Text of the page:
Jaws (1975, dir. Steven Spielberg)

A coastal resort is threatened by a predatory great white shark. Peerless proto-blockbuster and inventor of the summer event movie, Jaws retains its ability to thrill and impress. Character, action, location shooting, direction and a semi-improvised approach to dialogue are counterpointed by a terrific score. Sequels of diminishing quality followed.

Here’s the trailer.

Alien vs. Predator [AKA AvP: Alien vs. Predator] (2004, dir. Paul WS Anderson)

A mysterious Antarctic pyramid structure is linked to ancient alien hunting rites. Comic book-style franchise mashup with the focus on action and startling images rather than on SF horror. Not for purists, but well-resourced entertainment nevertheless with a stirring lead and great casting in depth.

Here’s the trailer.

Don’t Let Go (2019, dir. Jacob Aaron Estes)

A detective races to save the life again of his niece, who is contacting him through time from before her recent murder. Odd timeslip procedural (a cousin to Deja Vu) that succeeds if you go with its premise. Excellent performances and committed direction help no end.

Here’s the trailer.

The Mummy (1959, dir. Terence Fisher)

A group of English archaeologists are targeted for revenge killings by an Egyptian priest. Dated, stage-bound, though still enjoyable minor Hammer horror movie, assembling its script from across the Universal flicks. Interestingly, the villain’s motives now appear perfectly reasonable, even if his methods are extreme.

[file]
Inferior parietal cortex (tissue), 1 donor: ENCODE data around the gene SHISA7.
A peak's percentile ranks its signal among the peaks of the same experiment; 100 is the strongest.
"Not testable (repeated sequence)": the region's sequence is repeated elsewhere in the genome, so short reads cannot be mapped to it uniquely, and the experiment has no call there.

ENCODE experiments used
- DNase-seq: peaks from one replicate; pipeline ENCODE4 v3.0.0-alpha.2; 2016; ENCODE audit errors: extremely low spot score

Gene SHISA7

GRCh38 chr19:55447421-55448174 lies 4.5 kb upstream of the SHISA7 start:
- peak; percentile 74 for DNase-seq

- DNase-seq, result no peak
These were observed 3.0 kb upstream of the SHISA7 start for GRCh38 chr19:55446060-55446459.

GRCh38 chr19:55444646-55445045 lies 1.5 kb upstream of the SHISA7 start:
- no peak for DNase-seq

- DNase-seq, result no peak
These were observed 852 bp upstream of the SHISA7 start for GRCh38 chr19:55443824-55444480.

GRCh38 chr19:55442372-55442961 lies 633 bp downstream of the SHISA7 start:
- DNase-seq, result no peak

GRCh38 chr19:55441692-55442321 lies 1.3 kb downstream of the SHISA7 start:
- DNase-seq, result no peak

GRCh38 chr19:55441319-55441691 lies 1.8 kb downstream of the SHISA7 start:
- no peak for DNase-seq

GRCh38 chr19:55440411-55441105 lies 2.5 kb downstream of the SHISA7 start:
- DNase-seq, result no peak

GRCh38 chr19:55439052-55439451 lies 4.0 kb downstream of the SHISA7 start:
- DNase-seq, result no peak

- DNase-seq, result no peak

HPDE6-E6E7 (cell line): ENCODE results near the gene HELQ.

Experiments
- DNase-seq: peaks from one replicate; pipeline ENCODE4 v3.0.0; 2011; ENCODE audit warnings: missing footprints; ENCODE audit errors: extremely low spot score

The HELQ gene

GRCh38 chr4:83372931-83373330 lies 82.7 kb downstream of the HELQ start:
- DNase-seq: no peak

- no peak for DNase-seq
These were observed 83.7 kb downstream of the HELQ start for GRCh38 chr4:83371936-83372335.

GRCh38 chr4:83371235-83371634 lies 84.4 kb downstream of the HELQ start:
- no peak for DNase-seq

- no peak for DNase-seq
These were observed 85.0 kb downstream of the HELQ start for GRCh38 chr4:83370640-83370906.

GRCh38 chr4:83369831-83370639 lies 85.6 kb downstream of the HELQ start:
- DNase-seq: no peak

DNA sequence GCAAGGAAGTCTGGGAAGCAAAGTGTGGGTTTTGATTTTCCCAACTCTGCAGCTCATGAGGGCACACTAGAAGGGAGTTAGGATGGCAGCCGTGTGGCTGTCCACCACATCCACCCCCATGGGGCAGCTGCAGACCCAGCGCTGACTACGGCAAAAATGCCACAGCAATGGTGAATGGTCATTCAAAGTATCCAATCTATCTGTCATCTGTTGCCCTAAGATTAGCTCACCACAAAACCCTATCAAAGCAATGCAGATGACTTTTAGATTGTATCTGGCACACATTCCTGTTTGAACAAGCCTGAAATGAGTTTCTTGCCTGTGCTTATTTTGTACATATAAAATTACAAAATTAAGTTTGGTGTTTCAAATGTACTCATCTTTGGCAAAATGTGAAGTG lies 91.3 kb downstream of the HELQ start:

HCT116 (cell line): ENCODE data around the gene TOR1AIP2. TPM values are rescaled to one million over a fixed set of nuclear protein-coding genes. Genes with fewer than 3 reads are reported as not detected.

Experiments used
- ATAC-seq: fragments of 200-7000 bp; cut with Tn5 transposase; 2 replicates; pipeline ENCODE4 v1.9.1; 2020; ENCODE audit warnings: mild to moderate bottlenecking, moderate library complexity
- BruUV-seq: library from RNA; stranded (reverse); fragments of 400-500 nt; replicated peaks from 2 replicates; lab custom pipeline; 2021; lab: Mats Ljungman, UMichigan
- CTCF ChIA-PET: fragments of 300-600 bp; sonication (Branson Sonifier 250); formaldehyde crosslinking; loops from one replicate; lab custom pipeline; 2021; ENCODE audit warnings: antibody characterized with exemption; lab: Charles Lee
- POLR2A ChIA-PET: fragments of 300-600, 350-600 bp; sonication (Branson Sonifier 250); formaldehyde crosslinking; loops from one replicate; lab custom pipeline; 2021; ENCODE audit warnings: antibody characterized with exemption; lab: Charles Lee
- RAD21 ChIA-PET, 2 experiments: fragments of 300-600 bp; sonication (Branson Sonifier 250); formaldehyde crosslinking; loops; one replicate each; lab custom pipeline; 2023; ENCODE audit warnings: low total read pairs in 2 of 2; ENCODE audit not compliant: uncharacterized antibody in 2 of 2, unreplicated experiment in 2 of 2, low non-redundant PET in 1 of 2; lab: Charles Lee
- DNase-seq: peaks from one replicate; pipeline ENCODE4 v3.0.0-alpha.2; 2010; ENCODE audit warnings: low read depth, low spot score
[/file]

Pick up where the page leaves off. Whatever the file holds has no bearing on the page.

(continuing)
Project Power (2020, dir. Henry Joost & Ariel Schulman)

Multiple parties search for the source of a New Orleans street drug, which grants a superpower for five minutes. Flashy and confident if superficial mashup of Limitless and the 70s TV show Gemini Man. Plenty of incidental fun tho, especially in the first two acts.

The Final Wish (2018, dir. Timothy Woodward, Jr)

A bereaved young man finds his luck has changed for the better, but at a cost. Patchy The Monkey’s Paw variant, its magpie script lifting business from all over including, oddly, The Omen. Some of it works, but we’ve seen this done more confidently before. Old hands Lin Shaye and Tony Todd help though.

The Debt Collector 2 [AKA Debt Collectors] (2020, dir. Jesse V Johnson)

French and Sue go to Las Vegas on the promise of a payday. DTV martial arts comedy-thriller sequel that’s a cut above. The mix of bickering and bar fights as before, though there’s some panache in the direction, the action choreography, and the chemistry between the leads. Recommended for genre fans.

Triggered (2020, dir. Alastair Orr)

A camping group of former schoolfriends turn on each other during an elaborate hi-tech revenge scheme. Smart, funny and at times brutal body-count flick that makes the most of its premise. Good playing by an unfamiliar cast helps, as does controlled direction and lighting, and excellent backwoods location work.

7500 (2019, dir. Patrick Vollrath)

A European flight’s cockpit is overrun by hijackers. Brisk single-location thriller told in more-or-less real-time, gaining much of its effect through its intensity and via a sturdy lead performance. No real surprises, but an efficient and effective drama nevertheless.

The Night Clerk (2020, dir. Michael Cristofer)

A hotel night clerk – who has an ASD – witnesses a murder via the recordings he makes of guests. Good performances aside, this is neither trashy enough to revel in its mashup of Rear Window and the likes of Vacancy, nor pacy and committed enough to its thriller elements to work in dramatic terms. Well-directed though, and not without its pleasures.